The BMW M5 is the defining full-sized luxury saloon blending luxurious comfort with mind-bending speed and performance. Over its 36 years of production, the M5 has grown in power, luxury, and performance but which M5 is best? Well, Tiff Needell is here to drive every single M5 back to back to find out which M5 is his favourite.
When the E28 M5 debuted in 1984, it was powered by a sweet 280 horsepower 3.5-litrer straight-6 engine, which was derived from the M1 supercar. BMW backed this revvy straight-6 with a 5-speed manual transmission sending power to the rear wheels. With a curb weight of only 1,400 kg (3,100 pounds), the spritely M5 sports saloon immediately became a cult favourite. Thanks to a limited production run of only 2,241 units the E28 M5 remains as one of the rarest M cars ever built.
Gallery: Tiff Needell drives all BMW M5s back-to-back
The E34 BMW M5 retained the manual transmission and straight-6 from the E34 but gained technology and weight. Now with a 1,725 kg (3,800 pound) curb weight, the BMW M5 sacrificed some of its sprightly handling for more power and tech. The E34 was the first M5 to use an adaptive suspension and featured the last straight-6 to be used in an M5, the S38B36 which produced 311 horsepower.
In 1998 BMW introduced the V8 powered E39 M5 which continued on the E34’s path of added technology, power, and weight. The 4.9-litre S62 V8 engine produced 400 horsepower which leads to a blistering 0 to 60 time of only 4.8 seconds. The E39 was a massive leap forward to the M5, however, a manual gearbox remained as the sole transmission. Although the E39 weighed in at 1,770 kg (3,900 lbs) it was a small weight increase over the E34 which was easily masked by the extra V8 power.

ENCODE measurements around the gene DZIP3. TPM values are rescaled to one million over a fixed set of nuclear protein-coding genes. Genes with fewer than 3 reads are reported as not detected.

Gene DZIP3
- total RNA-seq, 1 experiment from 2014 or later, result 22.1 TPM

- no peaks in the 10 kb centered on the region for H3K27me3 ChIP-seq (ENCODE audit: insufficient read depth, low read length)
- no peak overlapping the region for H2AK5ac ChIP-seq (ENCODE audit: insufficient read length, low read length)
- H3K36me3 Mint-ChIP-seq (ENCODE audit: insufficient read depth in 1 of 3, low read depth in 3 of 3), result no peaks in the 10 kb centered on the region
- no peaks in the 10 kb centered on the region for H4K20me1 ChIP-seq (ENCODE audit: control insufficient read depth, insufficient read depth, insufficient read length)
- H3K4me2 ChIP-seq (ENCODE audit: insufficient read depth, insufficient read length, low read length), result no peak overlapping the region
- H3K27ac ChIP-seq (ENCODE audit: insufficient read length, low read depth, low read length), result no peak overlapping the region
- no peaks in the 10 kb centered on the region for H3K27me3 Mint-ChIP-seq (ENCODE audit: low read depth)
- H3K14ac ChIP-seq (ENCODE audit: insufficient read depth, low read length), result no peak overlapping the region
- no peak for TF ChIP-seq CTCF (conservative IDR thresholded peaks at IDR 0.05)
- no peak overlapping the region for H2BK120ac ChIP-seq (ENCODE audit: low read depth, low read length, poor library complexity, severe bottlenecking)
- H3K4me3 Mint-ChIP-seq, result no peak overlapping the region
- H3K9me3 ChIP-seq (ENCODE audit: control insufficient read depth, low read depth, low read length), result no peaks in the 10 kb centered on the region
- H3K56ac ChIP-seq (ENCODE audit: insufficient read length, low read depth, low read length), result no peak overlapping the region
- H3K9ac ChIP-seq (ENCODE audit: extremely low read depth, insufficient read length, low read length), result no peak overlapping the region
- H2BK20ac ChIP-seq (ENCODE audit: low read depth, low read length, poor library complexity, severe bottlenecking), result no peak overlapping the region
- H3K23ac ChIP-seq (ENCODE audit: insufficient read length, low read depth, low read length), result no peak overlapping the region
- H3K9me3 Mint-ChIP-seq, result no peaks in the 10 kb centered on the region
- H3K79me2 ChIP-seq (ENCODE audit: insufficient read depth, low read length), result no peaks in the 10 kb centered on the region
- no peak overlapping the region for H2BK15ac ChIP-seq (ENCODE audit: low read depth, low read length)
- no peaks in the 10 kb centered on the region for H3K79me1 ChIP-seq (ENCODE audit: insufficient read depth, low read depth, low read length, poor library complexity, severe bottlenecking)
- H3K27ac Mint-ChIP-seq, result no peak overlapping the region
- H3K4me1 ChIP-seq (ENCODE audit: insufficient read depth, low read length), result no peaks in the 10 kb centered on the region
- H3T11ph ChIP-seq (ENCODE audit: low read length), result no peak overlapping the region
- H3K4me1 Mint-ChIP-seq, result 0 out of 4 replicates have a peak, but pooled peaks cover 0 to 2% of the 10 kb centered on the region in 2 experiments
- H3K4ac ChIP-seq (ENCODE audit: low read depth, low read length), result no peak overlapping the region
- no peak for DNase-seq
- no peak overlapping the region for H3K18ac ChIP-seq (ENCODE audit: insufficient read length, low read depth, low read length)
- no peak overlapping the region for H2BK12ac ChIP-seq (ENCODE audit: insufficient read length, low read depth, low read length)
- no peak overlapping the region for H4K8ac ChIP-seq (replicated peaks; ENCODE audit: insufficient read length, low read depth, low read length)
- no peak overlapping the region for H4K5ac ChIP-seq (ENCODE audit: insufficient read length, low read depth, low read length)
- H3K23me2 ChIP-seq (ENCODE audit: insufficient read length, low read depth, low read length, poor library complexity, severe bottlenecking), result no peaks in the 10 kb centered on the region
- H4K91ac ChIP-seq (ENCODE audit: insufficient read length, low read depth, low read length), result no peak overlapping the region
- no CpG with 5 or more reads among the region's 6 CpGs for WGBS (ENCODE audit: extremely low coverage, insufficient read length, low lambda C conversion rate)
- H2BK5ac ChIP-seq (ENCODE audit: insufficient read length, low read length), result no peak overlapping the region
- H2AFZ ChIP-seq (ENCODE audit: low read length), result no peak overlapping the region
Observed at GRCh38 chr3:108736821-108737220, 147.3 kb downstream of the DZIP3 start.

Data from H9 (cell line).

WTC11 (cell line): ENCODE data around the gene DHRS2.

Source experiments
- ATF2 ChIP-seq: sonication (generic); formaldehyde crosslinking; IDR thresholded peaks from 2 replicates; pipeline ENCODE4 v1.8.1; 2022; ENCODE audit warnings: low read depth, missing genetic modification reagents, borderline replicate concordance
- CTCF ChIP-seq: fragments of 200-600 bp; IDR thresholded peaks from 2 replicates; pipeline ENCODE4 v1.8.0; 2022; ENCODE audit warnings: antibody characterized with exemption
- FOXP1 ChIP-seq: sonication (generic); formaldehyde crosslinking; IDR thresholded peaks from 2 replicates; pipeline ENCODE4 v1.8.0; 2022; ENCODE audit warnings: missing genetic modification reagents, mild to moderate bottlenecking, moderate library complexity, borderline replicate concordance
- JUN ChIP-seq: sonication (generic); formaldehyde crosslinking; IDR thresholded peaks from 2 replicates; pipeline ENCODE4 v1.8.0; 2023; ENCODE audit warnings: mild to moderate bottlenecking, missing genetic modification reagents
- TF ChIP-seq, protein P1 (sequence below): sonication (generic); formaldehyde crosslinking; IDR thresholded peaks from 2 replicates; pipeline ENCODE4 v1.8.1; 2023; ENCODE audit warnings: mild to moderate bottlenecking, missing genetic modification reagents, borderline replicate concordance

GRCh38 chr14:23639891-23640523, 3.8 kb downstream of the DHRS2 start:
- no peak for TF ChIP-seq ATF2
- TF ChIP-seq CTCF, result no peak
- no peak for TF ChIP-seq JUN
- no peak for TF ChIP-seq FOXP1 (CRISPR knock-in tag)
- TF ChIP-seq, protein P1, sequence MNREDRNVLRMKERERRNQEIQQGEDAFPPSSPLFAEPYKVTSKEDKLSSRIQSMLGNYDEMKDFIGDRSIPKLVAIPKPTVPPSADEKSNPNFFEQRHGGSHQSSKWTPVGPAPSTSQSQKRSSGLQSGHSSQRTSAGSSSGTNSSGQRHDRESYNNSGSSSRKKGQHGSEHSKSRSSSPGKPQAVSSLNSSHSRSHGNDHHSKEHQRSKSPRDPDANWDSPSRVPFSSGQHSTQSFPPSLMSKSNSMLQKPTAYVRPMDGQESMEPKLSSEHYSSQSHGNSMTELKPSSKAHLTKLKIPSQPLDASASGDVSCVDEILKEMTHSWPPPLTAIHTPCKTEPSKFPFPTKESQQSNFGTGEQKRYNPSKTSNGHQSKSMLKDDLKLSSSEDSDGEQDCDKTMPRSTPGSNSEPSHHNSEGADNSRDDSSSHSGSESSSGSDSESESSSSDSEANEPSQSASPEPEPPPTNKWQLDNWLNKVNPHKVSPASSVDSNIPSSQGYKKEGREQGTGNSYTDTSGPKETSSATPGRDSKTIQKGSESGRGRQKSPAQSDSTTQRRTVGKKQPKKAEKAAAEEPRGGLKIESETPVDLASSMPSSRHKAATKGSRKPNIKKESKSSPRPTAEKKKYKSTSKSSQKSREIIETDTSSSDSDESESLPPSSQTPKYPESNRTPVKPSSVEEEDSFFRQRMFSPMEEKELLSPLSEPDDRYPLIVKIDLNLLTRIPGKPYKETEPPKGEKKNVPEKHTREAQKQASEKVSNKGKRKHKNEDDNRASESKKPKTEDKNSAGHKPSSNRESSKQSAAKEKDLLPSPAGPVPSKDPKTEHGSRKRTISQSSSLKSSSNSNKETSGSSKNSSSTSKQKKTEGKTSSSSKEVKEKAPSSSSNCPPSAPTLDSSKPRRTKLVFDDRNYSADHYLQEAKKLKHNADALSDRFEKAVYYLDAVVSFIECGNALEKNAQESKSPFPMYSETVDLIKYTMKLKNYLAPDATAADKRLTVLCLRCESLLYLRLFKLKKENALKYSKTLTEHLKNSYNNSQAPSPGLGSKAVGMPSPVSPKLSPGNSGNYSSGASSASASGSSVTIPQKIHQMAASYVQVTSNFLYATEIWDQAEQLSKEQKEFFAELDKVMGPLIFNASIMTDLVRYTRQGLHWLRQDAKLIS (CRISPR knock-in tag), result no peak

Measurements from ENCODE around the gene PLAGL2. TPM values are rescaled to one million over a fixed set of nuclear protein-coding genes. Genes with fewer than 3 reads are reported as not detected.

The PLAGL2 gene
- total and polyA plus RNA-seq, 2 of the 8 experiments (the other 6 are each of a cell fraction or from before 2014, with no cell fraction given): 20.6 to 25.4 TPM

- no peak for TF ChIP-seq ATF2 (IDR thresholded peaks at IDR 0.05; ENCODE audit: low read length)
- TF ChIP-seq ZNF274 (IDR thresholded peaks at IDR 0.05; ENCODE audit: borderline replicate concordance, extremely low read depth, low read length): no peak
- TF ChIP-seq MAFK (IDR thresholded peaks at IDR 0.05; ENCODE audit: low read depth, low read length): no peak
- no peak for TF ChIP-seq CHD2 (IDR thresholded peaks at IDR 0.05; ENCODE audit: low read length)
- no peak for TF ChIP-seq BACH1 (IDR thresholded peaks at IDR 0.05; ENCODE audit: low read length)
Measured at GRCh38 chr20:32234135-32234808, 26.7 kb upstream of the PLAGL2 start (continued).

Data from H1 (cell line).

A V10 powered saloon. That’s right when the E60 M5 arrived BMW had gone absolutely mad fitting a 5.0-litre V10 under the bonnet of a sports saloon. The 500 horsepower S85 engine in the E60 M5 revved to 8,250 rpm and was exclusive to the E60 M5. The E60 M5 also saw the introduction of the controversial single-clutch automatic SMG transmission. Thanks to a letter writing campaign customers in America were offered an optional 6-speed manual but the rest of the world wasn’t so lucky.
Today we have the F10 and F90 M5s which represent the latest interpretation of BMW’s super saloon formula. These modern M5s are powered by twin-turbo V8 engines that may produce more power than the E60’s V10 but lack the character that made the E60 a legend. Sadly the F series M5s can only be had in automatic transmissions.